FEATURE ARTICLE

The Influence of Plant Architecture on Biological Control

Just open a seed catalogue, or take a walk through a greenhouse or woody plant nursery and you will find a wide range of cultivated varieties of almost any species of plant you could want to grow. You can select plants for specific maturity dates, fruit size, flower and leaf color, flavor, scent, plant growth habit, and insect and disease resistance. The fact that many of these characteristics may alter the effectiveness of pest natural enemies can greatly complicate augmentative biological control. In this article we will focus on how the gross structural complexity of a plant variety, or its architecture, can affect natural enemies.

Natural enemies usually have to walk or fly short distances on a plant to find a pest, whether they are following the scent associated with its prey or are searching randomly. Differences in the way a plant is put together are bound to affect the ease with which a natural enemy can get around on a plant. To get an idea of the possible variation in plant architecture, just consider the many different ways that leaves and branches can be arranged on a tree or shrub. Leaves can be arranged opposite each other, alternate, or spiraling along a stem. They can be attached close to one another, or far apart. Branches can be arranged horizontally, vertically, or at right angles to one another. If you also consider that leaves vary widely in size and shape you can begin to see how much the searching environment of a natural enemy can vary on a plant.

Two components of plant architecture can readily be determined by the biological control practitioner: plant size and structural complexity. The size of a plant directly affects the total area that must be searched for pests. In the absence of specialized adaptations that help them find a pest, natural enemies tend to be less efficient on large plants because they have a greater amount of surface area to cover than those on smaller plants.

Structural complexity refers to how the surface area on a plant is put together. A plant with few small leaves is less structurally complex than a plant with many small leaves. For example, Trichogramma nubilale can more easily find and parasitize European corn borer eggs on artificial leaves with a simple shape than on those whose area is distributed among smaller leaflets. This suggests that biological control of pests on plants with more structurally complex leaves may require greater numbers or more frequent releases of natural enemies.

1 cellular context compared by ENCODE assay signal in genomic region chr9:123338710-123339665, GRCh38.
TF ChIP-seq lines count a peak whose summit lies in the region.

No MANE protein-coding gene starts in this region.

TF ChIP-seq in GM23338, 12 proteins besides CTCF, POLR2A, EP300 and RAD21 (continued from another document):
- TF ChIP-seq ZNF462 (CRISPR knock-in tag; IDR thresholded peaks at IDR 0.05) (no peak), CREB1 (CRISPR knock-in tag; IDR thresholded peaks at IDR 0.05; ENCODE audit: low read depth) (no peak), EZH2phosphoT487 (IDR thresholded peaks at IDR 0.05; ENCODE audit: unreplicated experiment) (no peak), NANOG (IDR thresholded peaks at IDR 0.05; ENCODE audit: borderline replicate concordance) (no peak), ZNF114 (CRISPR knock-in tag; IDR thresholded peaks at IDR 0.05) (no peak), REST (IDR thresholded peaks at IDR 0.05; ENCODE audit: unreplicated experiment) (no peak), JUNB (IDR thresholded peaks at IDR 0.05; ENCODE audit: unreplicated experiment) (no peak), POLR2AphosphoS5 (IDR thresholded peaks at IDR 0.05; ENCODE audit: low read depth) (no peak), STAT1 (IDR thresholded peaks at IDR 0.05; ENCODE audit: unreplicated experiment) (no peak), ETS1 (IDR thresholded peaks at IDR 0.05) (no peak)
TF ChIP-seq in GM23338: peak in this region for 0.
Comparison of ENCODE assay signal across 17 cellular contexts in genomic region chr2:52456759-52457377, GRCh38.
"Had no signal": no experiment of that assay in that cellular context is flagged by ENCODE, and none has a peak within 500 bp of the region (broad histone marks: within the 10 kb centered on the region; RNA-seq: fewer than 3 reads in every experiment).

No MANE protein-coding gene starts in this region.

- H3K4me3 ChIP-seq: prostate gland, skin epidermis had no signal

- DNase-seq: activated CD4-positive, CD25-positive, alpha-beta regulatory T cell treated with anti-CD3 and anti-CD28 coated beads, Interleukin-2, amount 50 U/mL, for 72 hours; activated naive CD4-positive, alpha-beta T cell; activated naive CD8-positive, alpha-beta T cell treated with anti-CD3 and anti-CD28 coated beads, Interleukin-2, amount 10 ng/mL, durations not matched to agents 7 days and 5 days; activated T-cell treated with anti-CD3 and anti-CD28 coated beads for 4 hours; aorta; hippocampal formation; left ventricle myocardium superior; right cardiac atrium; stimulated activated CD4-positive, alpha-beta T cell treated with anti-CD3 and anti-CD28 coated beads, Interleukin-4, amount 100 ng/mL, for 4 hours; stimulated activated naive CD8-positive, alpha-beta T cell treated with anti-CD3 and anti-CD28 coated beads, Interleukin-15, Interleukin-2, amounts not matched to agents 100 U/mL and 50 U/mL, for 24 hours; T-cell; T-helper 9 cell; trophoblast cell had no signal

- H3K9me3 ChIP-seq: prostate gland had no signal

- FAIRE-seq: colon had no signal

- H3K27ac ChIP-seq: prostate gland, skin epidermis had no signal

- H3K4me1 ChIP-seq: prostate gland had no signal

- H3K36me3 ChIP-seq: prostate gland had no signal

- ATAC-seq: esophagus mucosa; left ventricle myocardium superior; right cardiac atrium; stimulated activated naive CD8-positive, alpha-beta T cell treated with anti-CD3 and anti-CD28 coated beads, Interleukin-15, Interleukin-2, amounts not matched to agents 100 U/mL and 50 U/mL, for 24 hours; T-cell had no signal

We have found plant structural complexity to be a handy mechanism to explain observed rates of parasitism in studies of two ornamental pests. Aspidiotophagus citrina is a wasp that parasitizes euonymus scale. Lower rates of parasitism by this wasp were observed on dwarf varieties of Euonymus japonica with small, closely packed leaves than on large-leafed varieties. Likewise, another wasp, Leptomastix dactylopii, parasitized fewer citrus mealybugs on variegated Coleus than on green varieties. The variegated varieties tend to have smaller leaves that are more densely packed on a plant stem. Rates of parasitism of citrus mealybug on all varies of Coleus were better explained by numbers of leaves on a plant than by the amount of leaf area to be searched.

Recent work with silverleaf whitefly on poinsettia and the parasitoid wasp Eretmocerus californicus provides an example of how increases in plant size and structural complexity associated with plant growth can limit the effectiveness of a parasitoid. At first, weekly releases of 3 female wasps per plant stem gave adequate control of whiteflies on poinsettia plants raised for cuttings. Toward the end of the cycle, however, whitefly numbers increased because the plants were now larger with more leaves to search.

Structural complexity can also affect the searching ability of predators who look for prey on plants by walking along stems, leaf edges, or midribs. Lady beetles and minute pirate bugs are among the groups of insects with this kind of searching behavior. For example, lady beetles reduced aphid numbers on leafless varieties of peas more quickly because the search area was less complex.

Greater structural complexity or more complex leaf structures is not the only factor affecting predtor searching ability, particularly for plants with a slippery wax coating, like mustard greens, kale, broccoli and other cruciferous vegetables. Lady beetles spend more time slipping and falling from plants with large waxy leaves than those with smaller leaves, or with ruffled edges, or hairy leaf surfaces. As a result, predation of aphids on large, slippery-leafed plants is lower.

Can assessing plant architecture be part of developing a biological control program? Yes, but like most other factors affecting natural enemy effectiveness there are no hard and fast rules. To start with, you can use plant architecture to help you choose a natural enemy release rate. Most natural enemy suppliers provide ranges of release rates based on square footage, numbers of plants present, or the perceived pest threat. When the architecture of the crop is simple, and factors like waxy leaves are not involved, you may want to consider using a release rate at the low end of the recommended range. In contrast, when the architecture is more complex, you might start out at the high end. As with other pest management decisions, be sure to monitor the pest density and natural enemies on a regular basis to evaluate the effectiveness of your control tactic.

- Cliff Sadof, Ray Cloyd, and Jinsong Yang, Purdue University


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